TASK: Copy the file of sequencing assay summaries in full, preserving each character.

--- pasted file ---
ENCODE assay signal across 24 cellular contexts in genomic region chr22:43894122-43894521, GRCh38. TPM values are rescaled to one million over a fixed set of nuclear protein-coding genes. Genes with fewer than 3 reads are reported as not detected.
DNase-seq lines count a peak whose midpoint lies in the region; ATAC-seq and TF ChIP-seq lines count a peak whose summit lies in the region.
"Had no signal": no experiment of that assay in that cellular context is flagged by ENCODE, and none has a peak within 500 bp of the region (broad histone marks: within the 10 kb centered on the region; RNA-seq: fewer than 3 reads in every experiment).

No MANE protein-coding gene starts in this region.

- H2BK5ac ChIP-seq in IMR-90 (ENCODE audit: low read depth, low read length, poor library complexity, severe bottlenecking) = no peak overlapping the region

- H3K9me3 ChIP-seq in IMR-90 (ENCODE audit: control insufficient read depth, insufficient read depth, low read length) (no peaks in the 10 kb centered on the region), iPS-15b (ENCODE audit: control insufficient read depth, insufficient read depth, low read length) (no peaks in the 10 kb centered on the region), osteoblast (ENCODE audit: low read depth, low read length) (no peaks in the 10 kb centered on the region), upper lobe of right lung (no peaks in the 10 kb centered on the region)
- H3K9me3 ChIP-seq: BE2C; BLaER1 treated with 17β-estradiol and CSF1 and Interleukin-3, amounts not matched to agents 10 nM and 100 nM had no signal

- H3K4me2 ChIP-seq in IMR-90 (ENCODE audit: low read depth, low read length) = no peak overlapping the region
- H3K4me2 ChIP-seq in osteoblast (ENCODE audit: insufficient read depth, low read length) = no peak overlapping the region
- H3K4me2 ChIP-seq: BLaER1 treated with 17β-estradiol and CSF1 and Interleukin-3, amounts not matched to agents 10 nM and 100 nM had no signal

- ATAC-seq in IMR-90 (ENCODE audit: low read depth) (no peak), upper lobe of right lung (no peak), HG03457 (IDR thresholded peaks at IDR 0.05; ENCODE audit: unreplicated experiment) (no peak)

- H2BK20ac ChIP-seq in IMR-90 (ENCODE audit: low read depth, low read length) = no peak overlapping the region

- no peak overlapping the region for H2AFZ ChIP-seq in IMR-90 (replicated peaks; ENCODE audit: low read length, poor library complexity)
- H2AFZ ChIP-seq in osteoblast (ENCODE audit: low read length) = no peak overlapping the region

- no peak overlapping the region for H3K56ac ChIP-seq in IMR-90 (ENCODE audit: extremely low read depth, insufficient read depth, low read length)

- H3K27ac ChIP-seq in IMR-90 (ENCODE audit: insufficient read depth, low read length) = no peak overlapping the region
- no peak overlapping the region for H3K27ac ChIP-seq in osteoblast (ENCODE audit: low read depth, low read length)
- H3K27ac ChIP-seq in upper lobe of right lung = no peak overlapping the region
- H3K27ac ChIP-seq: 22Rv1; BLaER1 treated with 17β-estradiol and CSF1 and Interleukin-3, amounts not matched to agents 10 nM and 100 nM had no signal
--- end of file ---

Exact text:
ENCODE assay signal across 24 cellular contexts in genomic region chr22:43894122-43894521, GRCh38. TPM values are rescaled to one million over a fixed set of nuclear protein-coding genes. Genes with fewer than 3 reads are reported as not detected.
DNase-seq lines count a peak whose midpoint lies in the region; ATAC-seq and TF ChIP-seq lines count a peak whose summit lies in the region.
"Had no signal": no experiment of that assay in that cellular context is flagged by ENCODE, and none has a peak within 500 bp of the region (broad histone marks: within the 10 kb centered on the region; RNA-seq: fewer than 3 reads in every experiment).

No MANE protein-coding gene starts in this region.

- H2BK5ac ChIP-seq in IMR-90 (ENCODE audit: low read depth, low read length, poor library complexity, severe bottlenecking) = no peak overlapping the region

- H3K9me3 ChIP-seq in IMR-90 (ENCODE audit: control insufficient read depth, insufficient read depth, low read length) (no peaks in the 10 kb centered on the region), iPS-15b (ENCODE audit: control insufficient read depth, insufficient read depth, low read length) (no peaks in the 10 kb centered on the region), osteoblast (ENCODE audit: low read depth, low read length) (no peaks in the 10 kb centered on the region), upper lobe of right lung (no peaks in the 10 kb centered on the region)
- H3K9me3 ChIP-seq: BE2C; BLaER1 treated with 17β-estradiol and CSF1 and Interleukin-3, amounts not matched to agents 10 nM and 100 nM had no signal

- H3K4me2 ChIP-seq in IMR-90 (ENCODE audit: low read depth, low read length) = no peak overlapping the region
- H3K4me2 ChIP-seq in osteoblast (ENCODE audit: insufficient read depth, low read length) = no peak overlapping the region
- H3K4me2 ChIP-seq: BLaER1 treated with 17β-estradiol and CSF1 and Interleukin-3, amounts not matched to agents 10 nM and 100 nM had no signal

- ATAC-seq in IMR-90 (ENCODE audit: low read depth) (no peak), upper lobe of right lung (no peak), HG03457 (IDR thresholded peaks at IDR 0.05; ENCODE audit: unreplicated experiment) (no peak)

- H2BK20ac ChIP-seq in IMR-90 (ENCODE audit: low read depth, low read length) = no peak overlapping the region

- no peak overlapping the region for H2AFZ ChIP-seq in IMR-90 (replicated peaks; ENCODE audit: low read length, poor library complexity)
- H2AFZ ChIP-seq in osteoblast (ENCODE audit: low read length) = no peak overlapping the region

- no peak overlapping the region for H3K56ac ChIP-seq in IMR-90 (ENCODE audit: extremely low read depth, insufficient read depth, low read length)

- H3K27ac ChIP-seq in IMR-90 (ENCODE audit: insufficient read depth, low read length) = no peak overlapping the region
- no peak overlapping the region for H3K27ac ChIP-seq in osteoblast (ENCODE audit: low read depth, low read length)
- H3K27ac ChIP-seq in upper lobe of right lung = no peak overlapping the region
- H3K27ac ChIP-seq: 22Rv1; BLaER1 treated with 17β-estradiol and CSF1 and Interleukin-3, amounts not matched to agents 10 nM and 100 nM had no signal